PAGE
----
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Three observations from Bayern Munich’s hard fought 2-1 win over Schalke

It wasn’t the prettiest 3 points...but it’s still 3 points!

Bayern Munich vs FC Schalke 04: Bundesliga Photo by Andreas Gebert/Anadolu Agency/Getty Images

Bayern Munich made hard work of it, but goals from Robert Lewandowski and Thomas Muller were enough to earn the 2-1 win over Schalke. Lewandowski put Bayern 1-0 up in the 6th minute and Franco Di Santo’s 29th-minute equalizer was cancelled out by Muller’s strike ten minutes before the halftime break.

Too much space in midfield without Javi Martinez

Javi Martinez wasn’t introduced into the match until the 81st minute, and his absence up until then was quite noticeable. For the better part of the 80 minutes when Martinez was not involved, Schalke seemed to have way too much freedom working through Bayern’s midfield. Leon Goretzka, Max Meyer, and Breel Embolo in particular were constantly finding open spaces in Bayern’s midfield, especially when Schalke would look to spring quick counter attacks.

Domenico Tedesco clearly had his side set up to press Bayern high and look to run at them as soon as they’d win possession in their defensive third when Bayern had numbers committed forward. This is exactly how Schalke scored their goal in the 29th minute; they made an interception in their own penalty box and Goretzka proceeded to make a box-to-box run untouched before Embolo sent in the cross to Di Santo.

Jupp Heynckes prefers to have Martinez in the lineup as the holding midfielder to provide stability just in front of the back line, and that’s exactly what was missing vs. Schalke. No discredit to Arutro Vidal, either, who had another strong performance despite being overwhelmed in the midfield at times.

James and Muller; auxiliary jacks of all trades

The diverse value that both James and Muller bring to Bayern’s play simply cannot be understated, and they both made contributions all over the pitch against Schalke. They both worked equally as hard on both sides of the ball and were constantly adopting different positions to try and either get on the ball, or open up spaces for their teammates to run in to.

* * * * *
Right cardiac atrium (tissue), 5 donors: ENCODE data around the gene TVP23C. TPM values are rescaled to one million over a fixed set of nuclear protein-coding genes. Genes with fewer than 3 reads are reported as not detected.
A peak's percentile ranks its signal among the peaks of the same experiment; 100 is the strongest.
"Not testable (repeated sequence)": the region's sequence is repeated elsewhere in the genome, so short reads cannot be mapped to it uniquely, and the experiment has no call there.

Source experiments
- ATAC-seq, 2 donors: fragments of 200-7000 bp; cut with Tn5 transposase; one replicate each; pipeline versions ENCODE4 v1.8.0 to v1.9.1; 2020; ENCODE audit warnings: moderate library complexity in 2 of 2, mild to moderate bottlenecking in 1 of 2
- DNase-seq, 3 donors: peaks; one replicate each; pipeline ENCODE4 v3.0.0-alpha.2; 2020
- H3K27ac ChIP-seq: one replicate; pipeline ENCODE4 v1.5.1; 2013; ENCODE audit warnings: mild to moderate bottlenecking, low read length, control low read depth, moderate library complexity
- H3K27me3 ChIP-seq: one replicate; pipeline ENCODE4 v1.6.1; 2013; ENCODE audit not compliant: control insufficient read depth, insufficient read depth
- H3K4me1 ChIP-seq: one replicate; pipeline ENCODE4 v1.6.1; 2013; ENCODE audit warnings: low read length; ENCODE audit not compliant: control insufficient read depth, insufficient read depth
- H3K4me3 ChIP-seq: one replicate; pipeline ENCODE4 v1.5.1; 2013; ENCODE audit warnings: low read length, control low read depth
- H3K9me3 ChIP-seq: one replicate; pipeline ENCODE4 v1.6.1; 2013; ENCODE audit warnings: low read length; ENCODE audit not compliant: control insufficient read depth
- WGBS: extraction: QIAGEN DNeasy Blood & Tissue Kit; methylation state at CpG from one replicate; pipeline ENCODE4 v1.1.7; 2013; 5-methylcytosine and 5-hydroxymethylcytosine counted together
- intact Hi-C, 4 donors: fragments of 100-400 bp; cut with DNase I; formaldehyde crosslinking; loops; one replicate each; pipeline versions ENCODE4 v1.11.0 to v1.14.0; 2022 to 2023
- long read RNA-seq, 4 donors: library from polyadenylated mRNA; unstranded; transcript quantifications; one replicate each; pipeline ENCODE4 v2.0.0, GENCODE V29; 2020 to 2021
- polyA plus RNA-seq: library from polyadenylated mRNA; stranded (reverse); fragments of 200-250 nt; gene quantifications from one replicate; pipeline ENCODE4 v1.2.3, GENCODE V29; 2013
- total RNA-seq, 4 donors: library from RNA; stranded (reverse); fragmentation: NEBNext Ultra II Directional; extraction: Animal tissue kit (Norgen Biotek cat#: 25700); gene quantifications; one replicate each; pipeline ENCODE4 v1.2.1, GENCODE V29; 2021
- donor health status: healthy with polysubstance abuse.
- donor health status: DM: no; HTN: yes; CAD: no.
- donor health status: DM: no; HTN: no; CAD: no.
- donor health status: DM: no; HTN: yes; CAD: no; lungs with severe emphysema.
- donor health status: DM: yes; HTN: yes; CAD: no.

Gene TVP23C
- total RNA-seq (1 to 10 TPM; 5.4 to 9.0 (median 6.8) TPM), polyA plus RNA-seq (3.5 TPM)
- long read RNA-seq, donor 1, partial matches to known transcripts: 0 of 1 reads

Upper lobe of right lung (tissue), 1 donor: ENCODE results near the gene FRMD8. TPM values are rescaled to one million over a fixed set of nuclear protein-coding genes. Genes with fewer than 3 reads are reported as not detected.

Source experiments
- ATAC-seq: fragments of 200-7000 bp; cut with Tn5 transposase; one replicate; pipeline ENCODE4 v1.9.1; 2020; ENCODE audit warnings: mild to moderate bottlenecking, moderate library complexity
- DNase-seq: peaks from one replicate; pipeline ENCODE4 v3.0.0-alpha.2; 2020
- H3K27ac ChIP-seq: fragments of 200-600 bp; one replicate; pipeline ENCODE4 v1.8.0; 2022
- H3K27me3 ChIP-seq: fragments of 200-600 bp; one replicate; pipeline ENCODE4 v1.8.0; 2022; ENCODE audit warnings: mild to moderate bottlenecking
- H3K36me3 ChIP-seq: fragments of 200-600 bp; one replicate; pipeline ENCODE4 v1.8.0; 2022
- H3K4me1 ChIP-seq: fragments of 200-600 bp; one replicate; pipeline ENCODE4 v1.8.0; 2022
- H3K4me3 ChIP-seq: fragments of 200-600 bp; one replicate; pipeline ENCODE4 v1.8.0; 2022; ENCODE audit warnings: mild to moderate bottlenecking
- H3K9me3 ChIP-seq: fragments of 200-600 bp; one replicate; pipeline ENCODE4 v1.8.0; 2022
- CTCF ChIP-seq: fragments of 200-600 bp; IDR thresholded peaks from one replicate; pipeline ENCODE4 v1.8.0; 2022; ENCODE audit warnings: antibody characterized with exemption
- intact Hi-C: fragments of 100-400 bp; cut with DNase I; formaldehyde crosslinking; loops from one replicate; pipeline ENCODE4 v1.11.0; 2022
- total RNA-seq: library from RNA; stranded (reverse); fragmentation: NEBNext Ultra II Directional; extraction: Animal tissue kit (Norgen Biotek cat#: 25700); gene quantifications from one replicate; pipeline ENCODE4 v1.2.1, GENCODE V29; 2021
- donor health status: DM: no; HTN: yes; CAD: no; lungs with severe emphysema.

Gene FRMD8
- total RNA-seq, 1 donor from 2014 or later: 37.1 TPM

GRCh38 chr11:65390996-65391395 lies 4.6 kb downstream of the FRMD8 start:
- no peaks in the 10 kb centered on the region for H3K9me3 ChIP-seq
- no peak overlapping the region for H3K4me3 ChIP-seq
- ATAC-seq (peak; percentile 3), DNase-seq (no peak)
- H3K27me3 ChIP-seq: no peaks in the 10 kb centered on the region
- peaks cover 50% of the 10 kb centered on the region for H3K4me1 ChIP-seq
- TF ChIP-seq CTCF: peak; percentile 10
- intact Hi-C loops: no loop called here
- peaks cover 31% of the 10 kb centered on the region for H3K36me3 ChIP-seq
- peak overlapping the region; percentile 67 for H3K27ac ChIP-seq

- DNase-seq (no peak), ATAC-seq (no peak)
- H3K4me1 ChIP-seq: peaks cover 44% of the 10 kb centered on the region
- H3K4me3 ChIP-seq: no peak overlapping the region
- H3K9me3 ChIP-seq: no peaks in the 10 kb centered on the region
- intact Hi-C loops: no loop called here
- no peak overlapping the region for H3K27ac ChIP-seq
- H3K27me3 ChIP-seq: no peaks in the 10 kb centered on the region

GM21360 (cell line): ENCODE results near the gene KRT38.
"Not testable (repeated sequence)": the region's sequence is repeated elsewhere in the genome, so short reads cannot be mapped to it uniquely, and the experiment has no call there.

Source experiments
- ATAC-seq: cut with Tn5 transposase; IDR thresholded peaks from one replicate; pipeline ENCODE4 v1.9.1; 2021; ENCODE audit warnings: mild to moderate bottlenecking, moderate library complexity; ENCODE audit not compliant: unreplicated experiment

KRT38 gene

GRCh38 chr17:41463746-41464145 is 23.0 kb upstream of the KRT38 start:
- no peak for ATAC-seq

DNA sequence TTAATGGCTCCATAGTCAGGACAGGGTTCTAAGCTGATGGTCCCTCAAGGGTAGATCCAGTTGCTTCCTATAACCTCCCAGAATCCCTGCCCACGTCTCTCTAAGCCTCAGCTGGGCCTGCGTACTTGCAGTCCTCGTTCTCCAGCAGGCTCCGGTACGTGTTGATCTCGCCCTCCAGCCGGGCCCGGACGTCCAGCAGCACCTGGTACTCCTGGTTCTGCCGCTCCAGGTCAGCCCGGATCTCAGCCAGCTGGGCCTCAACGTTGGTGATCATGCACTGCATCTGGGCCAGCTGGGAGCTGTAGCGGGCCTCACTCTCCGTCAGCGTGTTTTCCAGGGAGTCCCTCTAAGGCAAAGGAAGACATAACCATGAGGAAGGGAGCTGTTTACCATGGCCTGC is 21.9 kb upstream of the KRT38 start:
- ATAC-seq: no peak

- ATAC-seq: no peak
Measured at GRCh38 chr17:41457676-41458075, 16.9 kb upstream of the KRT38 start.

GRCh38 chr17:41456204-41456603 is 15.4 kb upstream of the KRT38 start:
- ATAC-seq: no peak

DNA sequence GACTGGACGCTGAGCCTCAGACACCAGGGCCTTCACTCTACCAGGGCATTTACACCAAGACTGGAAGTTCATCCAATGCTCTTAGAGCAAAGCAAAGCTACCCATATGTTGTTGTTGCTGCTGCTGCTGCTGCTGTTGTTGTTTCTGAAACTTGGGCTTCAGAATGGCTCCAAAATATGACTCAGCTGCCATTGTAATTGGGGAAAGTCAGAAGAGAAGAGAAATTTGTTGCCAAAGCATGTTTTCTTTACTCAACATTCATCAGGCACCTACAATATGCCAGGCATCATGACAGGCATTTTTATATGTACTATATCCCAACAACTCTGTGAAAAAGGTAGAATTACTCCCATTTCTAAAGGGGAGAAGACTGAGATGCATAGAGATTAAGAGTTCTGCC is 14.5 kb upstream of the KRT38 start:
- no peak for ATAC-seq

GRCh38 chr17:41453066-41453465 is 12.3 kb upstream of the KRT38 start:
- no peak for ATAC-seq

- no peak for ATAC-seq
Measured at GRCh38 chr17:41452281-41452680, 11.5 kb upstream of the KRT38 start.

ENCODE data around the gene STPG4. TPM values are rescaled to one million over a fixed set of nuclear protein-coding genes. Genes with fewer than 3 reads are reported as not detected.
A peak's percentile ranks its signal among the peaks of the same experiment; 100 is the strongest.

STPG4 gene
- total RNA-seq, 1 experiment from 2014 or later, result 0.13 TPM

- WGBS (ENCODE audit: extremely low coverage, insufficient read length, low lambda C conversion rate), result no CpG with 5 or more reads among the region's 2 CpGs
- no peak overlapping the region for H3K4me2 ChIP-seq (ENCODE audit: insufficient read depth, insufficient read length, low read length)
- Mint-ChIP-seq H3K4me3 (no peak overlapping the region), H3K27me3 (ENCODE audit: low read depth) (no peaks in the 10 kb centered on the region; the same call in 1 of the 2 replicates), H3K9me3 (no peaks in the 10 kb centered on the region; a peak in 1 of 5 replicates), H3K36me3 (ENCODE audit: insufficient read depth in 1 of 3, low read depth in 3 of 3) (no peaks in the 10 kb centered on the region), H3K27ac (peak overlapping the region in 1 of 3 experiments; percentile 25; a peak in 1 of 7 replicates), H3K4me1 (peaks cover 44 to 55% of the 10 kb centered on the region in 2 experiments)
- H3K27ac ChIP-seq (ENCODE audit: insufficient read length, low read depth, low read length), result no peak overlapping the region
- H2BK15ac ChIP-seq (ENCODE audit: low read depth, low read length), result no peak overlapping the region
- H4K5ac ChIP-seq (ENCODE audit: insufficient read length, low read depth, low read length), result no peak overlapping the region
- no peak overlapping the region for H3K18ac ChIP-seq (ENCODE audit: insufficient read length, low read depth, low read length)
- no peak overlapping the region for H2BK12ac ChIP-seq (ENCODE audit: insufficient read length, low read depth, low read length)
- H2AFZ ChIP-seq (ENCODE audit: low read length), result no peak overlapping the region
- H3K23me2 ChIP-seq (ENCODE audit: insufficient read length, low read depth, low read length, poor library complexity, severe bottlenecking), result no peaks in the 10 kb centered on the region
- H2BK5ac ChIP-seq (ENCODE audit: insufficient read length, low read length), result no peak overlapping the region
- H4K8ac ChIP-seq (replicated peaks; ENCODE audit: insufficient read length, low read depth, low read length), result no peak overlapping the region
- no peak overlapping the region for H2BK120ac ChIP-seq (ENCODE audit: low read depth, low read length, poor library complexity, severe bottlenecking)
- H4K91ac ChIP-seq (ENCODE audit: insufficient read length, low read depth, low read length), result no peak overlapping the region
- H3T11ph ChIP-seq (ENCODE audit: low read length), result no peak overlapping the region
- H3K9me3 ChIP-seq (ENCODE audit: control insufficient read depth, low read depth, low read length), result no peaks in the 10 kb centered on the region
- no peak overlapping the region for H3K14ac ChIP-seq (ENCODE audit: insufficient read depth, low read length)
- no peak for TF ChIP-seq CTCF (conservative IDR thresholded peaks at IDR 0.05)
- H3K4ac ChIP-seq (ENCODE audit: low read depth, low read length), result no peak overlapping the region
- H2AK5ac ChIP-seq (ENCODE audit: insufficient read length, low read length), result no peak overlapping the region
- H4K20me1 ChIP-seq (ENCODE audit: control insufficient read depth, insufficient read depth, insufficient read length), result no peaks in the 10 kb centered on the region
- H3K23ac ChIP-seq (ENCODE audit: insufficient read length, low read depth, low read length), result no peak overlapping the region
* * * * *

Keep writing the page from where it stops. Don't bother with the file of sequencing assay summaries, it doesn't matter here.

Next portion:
Offensively, the way in which they were moving so freely made it hard for Schalke to keep track of them in their defensive third. With Arturo Vidal acting as the midfield anchor, James was allowed to roam the spaces in behind Muller and Lewandowski, providing threatening service into the box. His trademark passing and distribution was pinpoint once again, too; he boasted a pass completion rate of 91% - Niklas Sule was the only Bayern player to post a higher percentage, but he was only on the pitch for about 20 minutes.

A goal was a justifiable reward for Muller, who was once again routinely effective in the attacking third. It was his shot the led to Lewandowski’s opener, and his run was timed to perfection to get on the end of Arjen Robben’s through ball and slot home from a rather tight angle at Ralf Fährmann’s near post. The theme for Muller’s play continues, if he’s not scoring, he’s setting his teammates up, ad if he’s not setting his teammates up, he’s still creating spaces for them to take advantage of - ALWAYS effective!

Muller’s goal was a thing of beauty:

#SvenTheWall doesn’t fall asleep!

Sven Ulreich wasn’t called into action on too many occasions during the match, but he stood firm and decisive when he was, making vital saves that ultimately helped Bayern earn the three points. Right off the bat, Ulreich did incredibly well to get down and parry away Embolo’s low struck effort in the 2nd minute; he did exceptionally well to punch away Embolo’s strike out of the path of the onrushing Guido Burgstaller, who was waiting for a rebound tap in. He denied Embolo again (71st minute) in similar fashion when the match became increasingly open in the closing stages of the second half - he did well to hold on to this effort and not give any chance of a rebound.

Even Joachim Low chimed in on Ulreich after the final whistle had blown:

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